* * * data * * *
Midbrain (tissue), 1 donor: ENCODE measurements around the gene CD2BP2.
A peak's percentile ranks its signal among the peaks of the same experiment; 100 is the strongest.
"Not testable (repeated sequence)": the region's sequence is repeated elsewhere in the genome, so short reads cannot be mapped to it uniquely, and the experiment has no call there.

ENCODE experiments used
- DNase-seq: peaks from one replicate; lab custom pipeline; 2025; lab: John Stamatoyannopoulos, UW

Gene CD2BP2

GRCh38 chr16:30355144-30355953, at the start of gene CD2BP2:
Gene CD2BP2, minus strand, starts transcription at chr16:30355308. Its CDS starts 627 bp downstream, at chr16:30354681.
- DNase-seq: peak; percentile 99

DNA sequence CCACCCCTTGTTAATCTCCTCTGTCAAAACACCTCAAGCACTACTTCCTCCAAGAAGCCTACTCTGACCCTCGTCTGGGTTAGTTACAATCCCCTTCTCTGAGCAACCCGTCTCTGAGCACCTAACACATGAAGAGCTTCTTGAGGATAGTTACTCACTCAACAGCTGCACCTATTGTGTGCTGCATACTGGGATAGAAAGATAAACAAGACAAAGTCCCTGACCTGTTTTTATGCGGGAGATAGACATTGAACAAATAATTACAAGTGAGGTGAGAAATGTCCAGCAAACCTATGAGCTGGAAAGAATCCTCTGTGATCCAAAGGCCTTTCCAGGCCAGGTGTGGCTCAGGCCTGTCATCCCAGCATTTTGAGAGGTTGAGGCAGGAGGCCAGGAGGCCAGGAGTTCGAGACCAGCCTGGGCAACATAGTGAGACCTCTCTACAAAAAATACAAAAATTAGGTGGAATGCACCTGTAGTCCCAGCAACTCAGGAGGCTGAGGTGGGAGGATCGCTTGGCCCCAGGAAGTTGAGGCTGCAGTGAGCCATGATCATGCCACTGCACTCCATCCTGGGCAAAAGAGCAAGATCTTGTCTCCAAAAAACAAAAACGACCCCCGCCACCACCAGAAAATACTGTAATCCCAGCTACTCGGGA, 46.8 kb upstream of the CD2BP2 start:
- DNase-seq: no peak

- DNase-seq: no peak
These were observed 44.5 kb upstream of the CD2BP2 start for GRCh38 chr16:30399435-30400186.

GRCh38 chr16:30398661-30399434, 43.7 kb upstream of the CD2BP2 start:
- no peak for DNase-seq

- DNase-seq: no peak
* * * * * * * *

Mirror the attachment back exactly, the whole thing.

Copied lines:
Midbrain (tissue), 1 donor: ENCODE measurements around the gene CD2BP2.
A peak's percentile ranks its signal among the peaks of the same experiment; 100 is the strongest.
"Not testable (repeated sequence)": the region's sequence is repeated elsewhere in the genome, so short reads cannot be mapped to it uniquely, and the experiment has no call there.

ENCODE experiments used
- DNase-seq: peaks from one replicate; lab custom pipeline; 2025; lab: John Stamatoyannopoulos, UW

Gene CD2BP2

GRCh38 chr16:30355144-30355953, at the start of gene CD2BP2:
Gene CD2BP2, minus strand, starts transcription at chr16:30355308. Its CDS starts 627 bp downstream, at chr16:30354681.
- DNase-seq: peak; percentile 99

DNA sequence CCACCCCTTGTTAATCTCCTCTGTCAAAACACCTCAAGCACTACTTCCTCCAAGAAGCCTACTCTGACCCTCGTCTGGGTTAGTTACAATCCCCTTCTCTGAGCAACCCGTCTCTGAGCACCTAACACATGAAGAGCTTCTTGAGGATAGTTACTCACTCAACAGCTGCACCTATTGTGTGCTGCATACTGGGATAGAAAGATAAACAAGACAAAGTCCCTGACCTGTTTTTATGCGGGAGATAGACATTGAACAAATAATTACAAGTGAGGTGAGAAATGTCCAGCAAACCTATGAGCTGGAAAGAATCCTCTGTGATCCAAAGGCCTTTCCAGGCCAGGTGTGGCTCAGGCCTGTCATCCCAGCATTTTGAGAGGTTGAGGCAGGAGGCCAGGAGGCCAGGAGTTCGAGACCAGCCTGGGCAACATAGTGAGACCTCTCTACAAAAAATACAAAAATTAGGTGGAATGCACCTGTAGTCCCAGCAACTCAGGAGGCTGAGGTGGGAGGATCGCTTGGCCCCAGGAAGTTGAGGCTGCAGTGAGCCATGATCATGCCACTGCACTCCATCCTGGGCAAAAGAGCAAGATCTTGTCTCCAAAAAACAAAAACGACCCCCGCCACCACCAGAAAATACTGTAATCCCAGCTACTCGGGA, 46.8 kb upstream of the CD2BP2 start:
- DNase-seq: no peak

- DNase-seq: no peak
These were observed 44.5 kb upstream of the CD2BP2 start for GRCh38 chr16:30399435-30400186.

GRCh38 chr16:30398661-30399434, 43.7 kb upstream of the CD2BP2 start:
- no peak for DNase-seq

- DNase-seq: no peak